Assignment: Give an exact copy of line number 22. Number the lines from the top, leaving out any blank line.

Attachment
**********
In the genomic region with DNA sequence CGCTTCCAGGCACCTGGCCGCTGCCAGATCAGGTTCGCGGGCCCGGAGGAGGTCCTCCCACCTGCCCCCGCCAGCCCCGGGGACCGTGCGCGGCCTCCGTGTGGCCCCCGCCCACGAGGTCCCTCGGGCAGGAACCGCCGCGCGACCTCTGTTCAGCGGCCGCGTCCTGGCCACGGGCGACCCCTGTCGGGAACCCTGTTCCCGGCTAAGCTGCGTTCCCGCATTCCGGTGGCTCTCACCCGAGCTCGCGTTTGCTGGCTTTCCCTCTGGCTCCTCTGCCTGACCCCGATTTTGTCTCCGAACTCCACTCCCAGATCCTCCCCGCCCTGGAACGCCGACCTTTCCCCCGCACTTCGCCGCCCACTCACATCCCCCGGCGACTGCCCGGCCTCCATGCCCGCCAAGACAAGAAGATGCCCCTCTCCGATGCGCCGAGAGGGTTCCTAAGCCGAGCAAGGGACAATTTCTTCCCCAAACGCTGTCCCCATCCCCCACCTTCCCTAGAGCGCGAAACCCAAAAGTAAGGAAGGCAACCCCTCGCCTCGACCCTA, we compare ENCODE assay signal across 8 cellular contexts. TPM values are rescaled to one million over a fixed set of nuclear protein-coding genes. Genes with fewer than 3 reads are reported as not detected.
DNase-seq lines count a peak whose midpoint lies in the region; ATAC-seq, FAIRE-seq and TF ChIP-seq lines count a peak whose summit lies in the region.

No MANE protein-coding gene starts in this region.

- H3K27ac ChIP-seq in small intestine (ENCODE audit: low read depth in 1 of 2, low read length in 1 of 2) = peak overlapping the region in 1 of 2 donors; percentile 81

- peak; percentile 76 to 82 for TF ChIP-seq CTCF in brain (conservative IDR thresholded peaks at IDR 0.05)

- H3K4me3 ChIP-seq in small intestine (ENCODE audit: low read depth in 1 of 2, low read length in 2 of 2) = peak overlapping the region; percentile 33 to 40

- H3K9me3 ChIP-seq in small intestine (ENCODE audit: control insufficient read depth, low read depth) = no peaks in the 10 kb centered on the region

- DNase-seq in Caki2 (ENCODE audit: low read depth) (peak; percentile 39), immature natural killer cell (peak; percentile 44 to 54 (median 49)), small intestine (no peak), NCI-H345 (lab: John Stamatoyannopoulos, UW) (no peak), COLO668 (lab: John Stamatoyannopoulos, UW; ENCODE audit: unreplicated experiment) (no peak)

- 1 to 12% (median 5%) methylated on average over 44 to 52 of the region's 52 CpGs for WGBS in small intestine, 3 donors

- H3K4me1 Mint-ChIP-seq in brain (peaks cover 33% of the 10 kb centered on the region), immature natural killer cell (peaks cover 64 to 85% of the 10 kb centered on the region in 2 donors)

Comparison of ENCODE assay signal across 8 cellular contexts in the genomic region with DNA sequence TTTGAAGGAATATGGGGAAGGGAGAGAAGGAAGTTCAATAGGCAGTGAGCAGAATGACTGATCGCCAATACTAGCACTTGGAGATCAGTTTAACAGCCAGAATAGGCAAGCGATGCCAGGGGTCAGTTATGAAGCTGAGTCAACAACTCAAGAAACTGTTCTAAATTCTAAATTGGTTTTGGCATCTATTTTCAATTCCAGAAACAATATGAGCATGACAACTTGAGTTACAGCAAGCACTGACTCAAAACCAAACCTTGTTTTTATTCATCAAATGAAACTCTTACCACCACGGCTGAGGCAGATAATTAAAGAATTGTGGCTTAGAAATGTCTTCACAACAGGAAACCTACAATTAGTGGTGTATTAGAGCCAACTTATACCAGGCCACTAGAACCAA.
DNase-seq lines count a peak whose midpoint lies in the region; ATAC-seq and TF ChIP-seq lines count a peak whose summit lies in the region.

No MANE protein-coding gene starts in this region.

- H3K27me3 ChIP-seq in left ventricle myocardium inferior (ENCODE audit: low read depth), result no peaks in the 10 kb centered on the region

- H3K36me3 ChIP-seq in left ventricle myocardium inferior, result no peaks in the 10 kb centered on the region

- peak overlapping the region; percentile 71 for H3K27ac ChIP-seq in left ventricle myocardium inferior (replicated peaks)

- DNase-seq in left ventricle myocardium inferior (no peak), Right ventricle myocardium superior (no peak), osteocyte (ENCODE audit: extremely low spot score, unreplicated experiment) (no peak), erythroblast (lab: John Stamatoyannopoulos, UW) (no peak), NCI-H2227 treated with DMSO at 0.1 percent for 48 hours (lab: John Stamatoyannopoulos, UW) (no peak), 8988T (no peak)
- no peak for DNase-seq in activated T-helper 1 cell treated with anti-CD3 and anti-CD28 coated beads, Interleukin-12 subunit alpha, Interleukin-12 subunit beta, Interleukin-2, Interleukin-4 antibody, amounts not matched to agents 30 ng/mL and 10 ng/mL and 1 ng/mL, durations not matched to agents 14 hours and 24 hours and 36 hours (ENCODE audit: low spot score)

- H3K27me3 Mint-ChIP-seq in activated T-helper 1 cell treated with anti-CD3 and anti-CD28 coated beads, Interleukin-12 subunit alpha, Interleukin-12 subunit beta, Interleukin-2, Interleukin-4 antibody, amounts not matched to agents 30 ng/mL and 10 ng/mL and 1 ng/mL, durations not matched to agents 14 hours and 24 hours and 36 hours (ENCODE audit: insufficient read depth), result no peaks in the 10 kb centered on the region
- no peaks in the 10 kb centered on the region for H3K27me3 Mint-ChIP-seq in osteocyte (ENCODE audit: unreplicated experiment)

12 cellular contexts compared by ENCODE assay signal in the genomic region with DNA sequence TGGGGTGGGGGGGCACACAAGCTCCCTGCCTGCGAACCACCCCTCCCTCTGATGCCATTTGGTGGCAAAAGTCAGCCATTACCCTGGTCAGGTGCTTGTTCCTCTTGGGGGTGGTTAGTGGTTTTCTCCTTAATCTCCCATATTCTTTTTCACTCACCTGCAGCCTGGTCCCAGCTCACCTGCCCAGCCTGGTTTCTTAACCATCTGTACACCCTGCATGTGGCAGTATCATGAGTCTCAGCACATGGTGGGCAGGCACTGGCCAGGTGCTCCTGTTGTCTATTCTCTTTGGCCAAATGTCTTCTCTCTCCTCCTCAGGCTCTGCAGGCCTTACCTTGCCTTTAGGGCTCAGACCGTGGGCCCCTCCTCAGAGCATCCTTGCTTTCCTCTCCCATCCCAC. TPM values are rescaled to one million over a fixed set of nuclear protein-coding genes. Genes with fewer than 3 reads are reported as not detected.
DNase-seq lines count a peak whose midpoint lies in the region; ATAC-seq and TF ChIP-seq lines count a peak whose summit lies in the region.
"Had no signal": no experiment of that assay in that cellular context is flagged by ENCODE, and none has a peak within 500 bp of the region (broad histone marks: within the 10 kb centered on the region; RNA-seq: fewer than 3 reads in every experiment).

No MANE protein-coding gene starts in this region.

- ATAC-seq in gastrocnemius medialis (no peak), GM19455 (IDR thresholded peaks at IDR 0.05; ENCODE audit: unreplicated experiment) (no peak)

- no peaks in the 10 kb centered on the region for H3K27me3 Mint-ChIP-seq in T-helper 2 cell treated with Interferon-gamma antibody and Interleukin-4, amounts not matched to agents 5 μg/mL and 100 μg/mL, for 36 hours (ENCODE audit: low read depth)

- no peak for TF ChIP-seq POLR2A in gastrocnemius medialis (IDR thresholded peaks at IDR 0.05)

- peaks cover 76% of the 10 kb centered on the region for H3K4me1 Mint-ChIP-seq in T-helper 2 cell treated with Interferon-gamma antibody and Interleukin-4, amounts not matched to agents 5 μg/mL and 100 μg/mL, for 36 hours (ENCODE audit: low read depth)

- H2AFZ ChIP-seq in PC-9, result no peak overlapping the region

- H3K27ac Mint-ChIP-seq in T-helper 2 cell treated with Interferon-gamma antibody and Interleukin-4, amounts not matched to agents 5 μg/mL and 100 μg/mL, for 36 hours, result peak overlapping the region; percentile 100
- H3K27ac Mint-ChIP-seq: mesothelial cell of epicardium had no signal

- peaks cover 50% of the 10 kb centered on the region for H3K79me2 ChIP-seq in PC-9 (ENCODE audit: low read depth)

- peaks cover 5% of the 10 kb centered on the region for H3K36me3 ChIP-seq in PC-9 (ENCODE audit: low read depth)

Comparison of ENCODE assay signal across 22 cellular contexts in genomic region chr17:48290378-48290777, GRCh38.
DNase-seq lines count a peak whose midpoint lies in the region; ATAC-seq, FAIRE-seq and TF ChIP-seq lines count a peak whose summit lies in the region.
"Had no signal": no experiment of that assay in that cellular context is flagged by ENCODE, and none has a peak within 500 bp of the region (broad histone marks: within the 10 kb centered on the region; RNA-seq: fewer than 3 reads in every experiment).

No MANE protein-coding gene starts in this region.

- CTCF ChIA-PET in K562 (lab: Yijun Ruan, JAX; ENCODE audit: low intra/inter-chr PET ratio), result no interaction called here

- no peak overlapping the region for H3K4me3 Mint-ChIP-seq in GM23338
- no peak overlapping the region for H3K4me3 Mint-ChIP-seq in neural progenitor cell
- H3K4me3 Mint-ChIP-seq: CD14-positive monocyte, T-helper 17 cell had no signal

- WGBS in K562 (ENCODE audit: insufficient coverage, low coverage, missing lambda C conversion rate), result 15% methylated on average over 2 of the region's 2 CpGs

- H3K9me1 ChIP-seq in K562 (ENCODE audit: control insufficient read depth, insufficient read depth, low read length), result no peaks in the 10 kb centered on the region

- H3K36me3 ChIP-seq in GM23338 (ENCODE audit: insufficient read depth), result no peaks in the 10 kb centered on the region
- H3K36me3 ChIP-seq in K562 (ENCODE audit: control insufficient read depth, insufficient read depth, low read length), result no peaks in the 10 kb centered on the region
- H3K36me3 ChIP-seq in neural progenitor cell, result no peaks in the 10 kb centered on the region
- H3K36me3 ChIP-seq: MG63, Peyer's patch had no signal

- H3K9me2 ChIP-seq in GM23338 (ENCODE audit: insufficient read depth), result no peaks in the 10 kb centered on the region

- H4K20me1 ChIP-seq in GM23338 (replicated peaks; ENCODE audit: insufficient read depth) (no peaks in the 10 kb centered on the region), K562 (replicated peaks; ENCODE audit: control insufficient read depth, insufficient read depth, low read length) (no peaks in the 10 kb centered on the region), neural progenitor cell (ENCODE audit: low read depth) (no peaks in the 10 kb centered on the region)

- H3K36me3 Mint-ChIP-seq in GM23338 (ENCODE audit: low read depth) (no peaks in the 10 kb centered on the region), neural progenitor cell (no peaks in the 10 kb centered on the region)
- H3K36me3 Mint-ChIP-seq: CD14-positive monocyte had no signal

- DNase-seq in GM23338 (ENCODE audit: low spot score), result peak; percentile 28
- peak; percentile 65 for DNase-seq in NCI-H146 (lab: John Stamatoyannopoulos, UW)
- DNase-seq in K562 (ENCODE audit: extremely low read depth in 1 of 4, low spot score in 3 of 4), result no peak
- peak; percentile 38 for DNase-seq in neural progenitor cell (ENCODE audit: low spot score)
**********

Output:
DNase-seq lines count a peak whose midpoint lies in the region; ATAC-seq and TF ChIP-seq lines count a peak whose summit lies in the region.